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Kia ora Peter and all

Thanks very much for this great read Peter.  I too always read your posts!

Great also to hear from Corey & Richard, always interesting.

Have a good Easter!
Marie

On Thu, Apr 1, 2021 at 1:11 PM lists <[log in to unmask]> wrote:

> Occasionally, when video (and audio) tape is exposed to extremely adverse
> conditions for a period of time, especially when the tape has fungus
> growth, the aluminum reel can oxidize.  This primarily happens on the
> inside of the aluminum flanges where the flanges are in close proximity to
> the tape wrap.  The result is pitting and bubbling of the aluminum flange
> surface.  This pitting and bubbling leaves a very rough, raised surface
> with multiple sharp edges.  Should the tape edge impact these raised, sharp
> areas during playback, it is very likely that the tape edge will be
> severely damaged.
>
> The easiest way to deal with this is to replace the oxidized flanges with
> other flanges before playback.  If replacement flanges are not available,
> we have found that it is also possible to burnish the aluminum flanges so
> that the raised areas are removed and the inside of the flanges are
> smoothed.  This leaves some of the pitting but, since the pitting is below
> the plane of the flange surface, it won’t endanger the tape edge during
> playback.
>
> Unfortunately, we recently encountered a tape with this problem that was
> so severe that “standard” treatment was insufficient.  The oxidized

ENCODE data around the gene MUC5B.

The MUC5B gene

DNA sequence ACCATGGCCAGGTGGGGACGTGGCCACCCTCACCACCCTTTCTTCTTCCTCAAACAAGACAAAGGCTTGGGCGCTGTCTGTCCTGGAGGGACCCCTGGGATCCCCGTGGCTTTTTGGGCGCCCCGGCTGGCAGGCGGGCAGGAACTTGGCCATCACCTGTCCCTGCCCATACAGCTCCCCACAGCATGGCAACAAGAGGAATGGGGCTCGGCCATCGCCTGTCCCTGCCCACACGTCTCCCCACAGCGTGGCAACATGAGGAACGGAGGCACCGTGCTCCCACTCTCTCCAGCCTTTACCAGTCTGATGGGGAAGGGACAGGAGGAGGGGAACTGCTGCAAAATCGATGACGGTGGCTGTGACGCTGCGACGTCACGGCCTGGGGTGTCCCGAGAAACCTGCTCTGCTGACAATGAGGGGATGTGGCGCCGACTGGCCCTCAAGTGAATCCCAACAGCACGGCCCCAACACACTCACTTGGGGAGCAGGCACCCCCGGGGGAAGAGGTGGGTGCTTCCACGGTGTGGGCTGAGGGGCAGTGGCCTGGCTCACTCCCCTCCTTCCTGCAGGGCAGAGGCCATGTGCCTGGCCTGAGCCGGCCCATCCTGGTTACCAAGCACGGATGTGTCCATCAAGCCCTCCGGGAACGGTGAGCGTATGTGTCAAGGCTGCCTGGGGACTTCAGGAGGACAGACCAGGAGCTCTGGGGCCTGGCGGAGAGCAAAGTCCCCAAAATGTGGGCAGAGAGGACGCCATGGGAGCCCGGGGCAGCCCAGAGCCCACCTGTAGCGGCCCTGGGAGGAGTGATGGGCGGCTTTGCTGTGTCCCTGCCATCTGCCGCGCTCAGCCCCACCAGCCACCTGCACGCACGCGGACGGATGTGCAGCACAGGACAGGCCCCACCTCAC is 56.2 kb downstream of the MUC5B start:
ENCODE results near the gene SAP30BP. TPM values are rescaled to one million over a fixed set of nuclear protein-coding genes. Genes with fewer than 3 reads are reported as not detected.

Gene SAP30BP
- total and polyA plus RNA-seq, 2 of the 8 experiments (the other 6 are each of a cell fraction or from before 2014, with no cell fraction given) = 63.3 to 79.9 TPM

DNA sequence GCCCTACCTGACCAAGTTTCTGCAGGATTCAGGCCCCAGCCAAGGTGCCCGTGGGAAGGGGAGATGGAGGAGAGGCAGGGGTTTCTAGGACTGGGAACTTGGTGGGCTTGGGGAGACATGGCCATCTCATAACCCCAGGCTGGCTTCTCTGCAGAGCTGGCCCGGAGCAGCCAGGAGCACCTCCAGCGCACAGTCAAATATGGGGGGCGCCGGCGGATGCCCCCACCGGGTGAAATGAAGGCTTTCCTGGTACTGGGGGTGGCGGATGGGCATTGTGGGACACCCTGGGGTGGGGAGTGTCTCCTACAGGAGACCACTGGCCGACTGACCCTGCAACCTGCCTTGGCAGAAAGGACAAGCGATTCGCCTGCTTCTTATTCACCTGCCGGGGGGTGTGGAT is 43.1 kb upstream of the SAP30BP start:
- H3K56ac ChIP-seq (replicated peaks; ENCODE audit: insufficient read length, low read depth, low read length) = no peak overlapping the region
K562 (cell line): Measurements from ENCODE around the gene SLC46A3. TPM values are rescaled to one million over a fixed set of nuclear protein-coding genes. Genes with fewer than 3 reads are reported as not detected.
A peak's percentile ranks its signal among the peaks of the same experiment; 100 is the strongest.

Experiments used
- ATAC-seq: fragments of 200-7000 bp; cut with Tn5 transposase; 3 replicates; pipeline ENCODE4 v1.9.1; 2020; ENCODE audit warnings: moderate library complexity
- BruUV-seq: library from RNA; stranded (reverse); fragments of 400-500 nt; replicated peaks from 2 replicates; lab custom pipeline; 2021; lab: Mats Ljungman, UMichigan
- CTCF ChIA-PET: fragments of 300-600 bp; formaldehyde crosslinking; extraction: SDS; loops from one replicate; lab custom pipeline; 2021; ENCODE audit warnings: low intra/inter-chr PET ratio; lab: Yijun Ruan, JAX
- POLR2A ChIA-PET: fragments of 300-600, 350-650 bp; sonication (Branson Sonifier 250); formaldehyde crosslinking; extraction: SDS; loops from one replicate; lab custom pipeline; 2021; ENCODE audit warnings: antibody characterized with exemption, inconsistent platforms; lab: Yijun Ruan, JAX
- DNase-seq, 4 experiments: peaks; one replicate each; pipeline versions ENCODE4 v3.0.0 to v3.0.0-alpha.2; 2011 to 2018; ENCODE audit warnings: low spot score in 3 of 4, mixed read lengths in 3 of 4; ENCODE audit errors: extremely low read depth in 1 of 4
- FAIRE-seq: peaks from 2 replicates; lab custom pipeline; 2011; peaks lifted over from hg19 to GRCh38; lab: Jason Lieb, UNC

> aluminum residue had bubbled up so as to fill the gap between the inside of
> the flanges and the tape edge.  Large amounts of the oxidized aluminum
> residue were deposited on, and hardened on, the actual tape.  None of the
> chemical treatments and/or procedures developed over the last 38 years, to
> safely decontaminate magnetic tape, were successful in removing the
> hardened, oxidized, aluminum residue from the tape.  Some of the patches of
> hardened residue were 3/8 of an inch in diameter, and had bonded a
> significant number of tape wraps together, making it impossible to wind the
> tape without tearing it in multiple places unless the residue could be
> removed.
>
> Research into alternate, possible solutions came up with two interesting
> facts.  First, distilled white vinegar has been used to dissolve/treat
> oxidized aluminum.  Second, distilled white vinegar has been used to stain
> treat polyester materials.  With this information, we tried a number of
> tests.  We treated an oxidized aluminum flange with vinegar and had some,
> but not complete, success in removing the residue from the flange. Then we
> treated a couple of pieces of (unrecorded and uncontaminated) magnetic tape
> with vinegar, wiped the vinegar off and examined the effects over a number
> of weeks.  During the test period, we observed no (short term) damage to
> the magnetic tape from the vinegar.  There was no observable discoloration,
> no binder-base adhesion failure and no increased shedding.
>
> We, finally, tried the vinegar on the hardened aluminum oxide debris on
> the tape and were able to remove it without (visible) damage to the tape.
> We don’t know if there may be any long term effects of the treatment but it
> was successful in removing the contaminant and allowing the tape to be
> spooled without ripping.
>
> This is a fairly esoteric problem and we hope no one else  to deal with
> it.  We have processed hundreds of thousands of tapes and only a few
> hundred have had seriously oxidized aluminum flanges.  Of those, this is
> the first tape we had to remove large amounts of oxidized aluminum residue
> directly from the tape itself.  If you do run into this problem, however,
> we found that vinegar did work.
>
>
> Peter Brothers
> SPECS BROS., LLC
> 973-777-5055
> [log in to unmask]
> Audio and video restoration and re-mastering since 1983
>